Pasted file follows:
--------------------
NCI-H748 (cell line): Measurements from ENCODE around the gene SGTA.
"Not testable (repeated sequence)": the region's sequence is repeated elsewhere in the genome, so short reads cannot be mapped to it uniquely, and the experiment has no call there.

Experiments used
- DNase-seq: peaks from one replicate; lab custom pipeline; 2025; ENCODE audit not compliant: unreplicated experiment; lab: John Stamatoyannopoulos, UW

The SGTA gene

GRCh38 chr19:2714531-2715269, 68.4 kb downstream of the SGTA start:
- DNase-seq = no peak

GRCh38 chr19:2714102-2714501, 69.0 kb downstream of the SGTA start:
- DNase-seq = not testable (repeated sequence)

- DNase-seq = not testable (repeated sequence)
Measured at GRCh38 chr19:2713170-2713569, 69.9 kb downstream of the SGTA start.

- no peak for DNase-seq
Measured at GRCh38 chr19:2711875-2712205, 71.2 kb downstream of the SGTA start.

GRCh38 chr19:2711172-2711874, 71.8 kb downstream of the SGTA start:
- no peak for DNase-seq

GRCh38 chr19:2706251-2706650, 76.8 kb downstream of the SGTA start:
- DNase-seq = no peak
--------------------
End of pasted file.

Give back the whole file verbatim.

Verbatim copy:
NCI-H748 (cell line): Measurements from ENCODE around the gene SGTA.
"Not testable (repeated sequence)": the region's sequence is repeated elsewhere in the genome, so short reads cannot be mapped to it uniquely, and the experiment has no call there.

Experiments used
- DNase-seq: peaks from one replicate; lab custom pipeline; 2025; ENCODE audit not compliant: unreplicated experiment; lab: John Stamatoyannopoulos, UW

The SGTA gene

GRCh38 chr19:2714531-2715269, 68.4 kb downstream of the SGTA start:
- DNase-seq = no peak

GRCh38 chr19:2714102-2714501, 69.0 kb downstream of the SGTA start:
- DNase-seq = not testable (repeated sequence)

- DNase-seq = not testable (repeated sequence)
Measured at GRCh38 chr19:2713170-2713569, 69.9 kb downstream of the SGTA start.

- no peak for DNase-seq
Measured at GRCh38 chr19:2711875-2712205, 71.2 kb downstream of the SGTA start.

GRCh38 chr19:2711172-2711874, 71.8 kb downstream of the SGTA start:
- no peak for DNase-seq

GRCh38 chr19:2706251-2706650, 76.8 kb downstream of the SGTA start:
- DNase-seq = no peak